Cancer Society: Show you care, donate some hair

Hair model Katherine Alfonzo. The Cancer Society is asking for hair donations to make wigs for cancer patients who suffer from hair loss. File photo/Roger Jacob
Hair model Katherine Alfonzo. The Cancer Society is asking for hair donations to make wigs for cancer patients who suffer from hair loss. File photo/Roger Jacob

The Trinidad and Tobago Cancer Society (TTCS) has been providing support and services to cancer patients and their families for over 50 years. From building awareness, to screening and physical, emotional and psychological support, the society has made good on its mission: "To create and promote greater awareness of the need for early detection and preventative measures and to reduce the incidence of cancer through education, service and advocacy."

TTCS chairwoman Dr Asante Le Blanc told Sunday Newsday the society recently launched another support programme – Show You Care...Donate Some Hair – an initiative through which people can donate hair to be made into wigs for women and girls who have lost their hair due to cancer and other hair-loss conditions.

She said because the TTCS is committed to and always looking for ways to make the lives of those battling the disease as comfortable as possible, it has to find as many different angles as possible to try to fulfil its mandate.

"This aspect is interesting and is also very important, and it's something that we don’t always think about," she said, because there are so many reasonably-priced synthetic wigs available on the market. But the hair-donation programme will allow some cancer patients access to human-hair wigs, which are very costly.

She said while hair donation in TT is not a new concept, the society is now playing a more active role in an initiative it had supported a few years ago when it assisted Precious Roots, a non-profit hair-donation foundation founded by Cyan Yee. The hair was collected from donors and shipped to Canada and the US, and made into wigs and donated to cancer patients.

Chairwoman of the TT Cancer Society Dr Asante Le Blanc. 

“Unfortunately the wigs stay in the States until I can find a way to bring them back to Trinidad,” Yee told Newsday in a 2019 interview.

Picking up from there, the TTCS recently formalised a partnership with the New York-based Butterflies By Blaq Incorporated, an NGO founded in 2012 which provides free hair replacements and hair-loss solutions to children and teenagers who need them.

"This allows us to take our cause to a global level and to partner with an organisation that is a lot more structured. Every quarter, we send whatever we have collected to our partner in New York, they create wigs, and the TTCS will get back a percentage to distribute to the local community.

"We don’t know what the demand for wigs in TT is right now, because the programme was semi-dormant. Because this programme is so new, we want the patients to reach out to us if they can’t afford a wig, and they will be placed on the waiting list.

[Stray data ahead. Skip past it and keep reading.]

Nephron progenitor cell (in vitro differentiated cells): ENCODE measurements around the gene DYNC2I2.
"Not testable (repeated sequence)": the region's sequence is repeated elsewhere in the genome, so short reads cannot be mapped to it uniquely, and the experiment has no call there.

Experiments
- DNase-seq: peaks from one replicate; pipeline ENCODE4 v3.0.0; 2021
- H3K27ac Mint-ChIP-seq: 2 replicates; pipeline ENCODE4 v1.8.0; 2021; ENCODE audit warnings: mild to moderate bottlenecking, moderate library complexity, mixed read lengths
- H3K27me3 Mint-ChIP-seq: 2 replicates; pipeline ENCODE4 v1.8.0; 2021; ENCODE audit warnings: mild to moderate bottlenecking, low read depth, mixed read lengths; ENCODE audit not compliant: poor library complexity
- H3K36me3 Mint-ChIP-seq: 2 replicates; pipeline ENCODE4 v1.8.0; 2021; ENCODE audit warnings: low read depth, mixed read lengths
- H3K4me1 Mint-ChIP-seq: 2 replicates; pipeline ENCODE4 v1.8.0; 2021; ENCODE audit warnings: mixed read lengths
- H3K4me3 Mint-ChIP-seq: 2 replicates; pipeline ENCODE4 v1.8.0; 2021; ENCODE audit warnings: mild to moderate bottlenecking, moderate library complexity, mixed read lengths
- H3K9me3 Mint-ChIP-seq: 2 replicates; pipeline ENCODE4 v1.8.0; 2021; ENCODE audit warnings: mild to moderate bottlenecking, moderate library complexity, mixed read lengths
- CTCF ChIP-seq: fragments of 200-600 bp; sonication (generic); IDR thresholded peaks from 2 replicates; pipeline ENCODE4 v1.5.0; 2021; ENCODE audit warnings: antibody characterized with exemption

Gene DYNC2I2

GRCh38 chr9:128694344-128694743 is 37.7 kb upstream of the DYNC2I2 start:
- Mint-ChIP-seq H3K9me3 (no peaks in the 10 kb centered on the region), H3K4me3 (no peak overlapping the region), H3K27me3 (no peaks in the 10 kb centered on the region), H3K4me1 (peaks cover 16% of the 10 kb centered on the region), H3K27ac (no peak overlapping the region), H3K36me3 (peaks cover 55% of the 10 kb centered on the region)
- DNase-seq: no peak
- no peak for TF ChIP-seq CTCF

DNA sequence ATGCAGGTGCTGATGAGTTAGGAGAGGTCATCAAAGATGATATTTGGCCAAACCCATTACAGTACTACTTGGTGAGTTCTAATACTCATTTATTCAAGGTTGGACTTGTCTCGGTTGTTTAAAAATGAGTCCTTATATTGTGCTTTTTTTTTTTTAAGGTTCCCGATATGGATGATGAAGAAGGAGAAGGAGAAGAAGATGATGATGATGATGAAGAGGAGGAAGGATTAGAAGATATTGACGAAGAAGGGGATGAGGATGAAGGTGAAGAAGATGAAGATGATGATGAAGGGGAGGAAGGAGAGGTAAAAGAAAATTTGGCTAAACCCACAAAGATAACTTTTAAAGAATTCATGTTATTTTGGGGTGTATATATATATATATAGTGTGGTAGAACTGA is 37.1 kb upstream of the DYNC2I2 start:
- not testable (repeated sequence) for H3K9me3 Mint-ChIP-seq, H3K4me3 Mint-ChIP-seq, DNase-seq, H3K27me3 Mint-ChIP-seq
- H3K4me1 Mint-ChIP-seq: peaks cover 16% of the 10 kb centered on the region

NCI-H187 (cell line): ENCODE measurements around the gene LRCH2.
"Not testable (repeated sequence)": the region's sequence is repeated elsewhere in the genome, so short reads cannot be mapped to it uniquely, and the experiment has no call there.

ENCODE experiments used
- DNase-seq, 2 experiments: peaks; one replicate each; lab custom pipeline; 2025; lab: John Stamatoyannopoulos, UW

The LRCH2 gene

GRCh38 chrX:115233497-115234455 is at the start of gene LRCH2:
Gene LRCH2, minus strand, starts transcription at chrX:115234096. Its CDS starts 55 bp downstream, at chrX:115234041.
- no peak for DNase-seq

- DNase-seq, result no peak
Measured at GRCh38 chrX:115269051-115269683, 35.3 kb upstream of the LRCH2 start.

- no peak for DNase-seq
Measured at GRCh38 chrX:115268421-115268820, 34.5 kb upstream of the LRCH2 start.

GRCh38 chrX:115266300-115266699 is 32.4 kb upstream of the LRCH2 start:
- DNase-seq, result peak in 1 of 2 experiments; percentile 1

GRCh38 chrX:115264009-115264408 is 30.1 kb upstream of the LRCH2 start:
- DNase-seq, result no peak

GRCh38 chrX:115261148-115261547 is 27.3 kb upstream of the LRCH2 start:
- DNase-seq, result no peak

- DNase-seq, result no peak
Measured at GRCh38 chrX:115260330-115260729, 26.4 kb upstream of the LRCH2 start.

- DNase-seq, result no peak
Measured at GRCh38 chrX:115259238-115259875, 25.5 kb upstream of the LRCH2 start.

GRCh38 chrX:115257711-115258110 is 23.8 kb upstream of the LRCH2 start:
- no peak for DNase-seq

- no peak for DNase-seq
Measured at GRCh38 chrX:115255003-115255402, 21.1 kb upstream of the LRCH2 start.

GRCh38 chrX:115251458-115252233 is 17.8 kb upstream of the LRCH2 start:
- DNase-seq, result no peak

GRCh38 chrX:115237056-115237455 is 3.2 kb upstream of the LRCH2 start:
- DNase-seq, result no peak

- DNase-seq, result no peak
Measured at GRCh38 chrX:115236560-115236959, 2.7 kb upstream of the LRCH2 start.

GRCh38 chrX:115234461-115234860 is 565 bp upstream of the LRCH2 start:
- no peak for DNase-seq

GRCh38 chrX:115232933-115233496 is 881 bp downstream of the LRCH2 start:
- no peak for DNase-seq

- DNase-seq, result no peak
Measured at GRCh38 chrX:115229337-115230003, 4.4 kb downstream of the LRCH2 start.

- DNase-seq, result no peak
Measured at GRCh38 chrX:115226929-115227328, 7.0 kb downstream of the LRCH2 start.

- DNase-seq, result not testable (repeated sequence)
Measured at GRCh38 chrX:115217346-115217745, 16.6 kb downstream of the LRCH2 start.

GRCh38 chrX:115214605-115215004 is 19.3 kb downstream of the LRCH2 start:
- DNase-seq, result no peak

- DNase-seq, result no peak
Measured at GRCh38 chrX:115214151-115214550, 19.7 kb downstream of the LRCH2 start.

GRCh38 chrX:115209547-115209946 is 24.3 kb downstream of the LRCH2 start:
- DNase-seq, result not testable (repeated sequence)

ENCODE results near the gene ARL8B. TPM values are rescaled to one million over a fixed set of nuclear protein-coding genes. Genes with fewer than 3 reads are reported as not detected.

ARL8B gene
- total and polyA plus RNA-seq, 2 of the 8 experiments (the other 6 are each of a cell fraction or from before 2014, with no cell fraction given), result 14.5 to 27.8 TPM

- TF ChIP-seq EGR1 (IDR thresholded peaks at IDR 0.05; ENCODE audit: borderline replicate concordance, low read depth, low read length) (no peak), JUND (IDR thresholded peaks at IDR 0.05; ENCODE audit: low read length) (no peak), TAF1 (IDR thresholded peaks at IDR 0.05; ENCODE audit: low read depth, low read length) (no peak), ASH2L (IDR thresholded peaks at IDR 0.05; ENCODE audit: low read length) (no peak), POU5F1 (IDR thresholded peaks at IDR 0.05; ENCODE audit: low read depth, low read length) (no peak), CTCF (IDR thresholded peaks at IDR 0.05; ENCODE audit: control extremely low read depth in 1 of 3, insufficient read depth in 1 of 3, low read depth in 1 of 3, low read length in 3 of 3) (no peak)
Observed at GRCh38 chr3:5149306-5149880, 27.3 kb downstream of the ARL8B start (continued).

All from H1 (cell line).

"The only qualification is being a cancer survivor... The society wants to demonstrate that we are open to suggestions on how we can really help.

"This is just another way for us to support and slowly but surely help with each aspect of this journey called cancer."

But, she said, because the programme was founded on the premise on producing wigs for people who need them, not just cancer patients, but other people with hair-loss conditions such as alopecia will be able to access wigs once they are available.

Le Blanc said the programme was launched a few weeks ago and people have already started dropping off donations.

"I think it is important for people to understand that we are also trying to approach it from a cultural angle, so we welcome all types of hair...

"Once people recognise that this is a solid programme, they will make the sacrifice to grow their hair as a way of giving back, because a lot of people have been touched by cancer, directly or indirectly."

And, she said, the call is not only going out to women. Men too can do their part in making a donation to this worthy cause.

"This is all about us being able to give it back. This is not a one-time promotion, it is an ongoing element of the society."

Donation guidelines:

The hair should be clean and thoroughly dried.

It should be at least 12 inches long. Curly hair must be pulled straight to measure the minimum length.

It should not be chemically treated or coloured..

Before it is cut it must be in a ponytail or braided

Hair that has been cut years ago is acceptable, as long as it is clean and in a ponytail or braided.

Each donation is to be placed in a press-and-seal plastic bag, put in an envelope and dropped off at the TTCS Projects Department, Highway Plaza, Freeport, along with $100 administrative fee. Le Blanc explained: "It's just a small contribution fee to help with shipping the hair to the US and for our partner to ship the wigs back."

For more information on the hair donation programme, visit or follow the TTCS on Facebook, Instagram and Twitter


"Cancer Society: Show you care, donate some hair"

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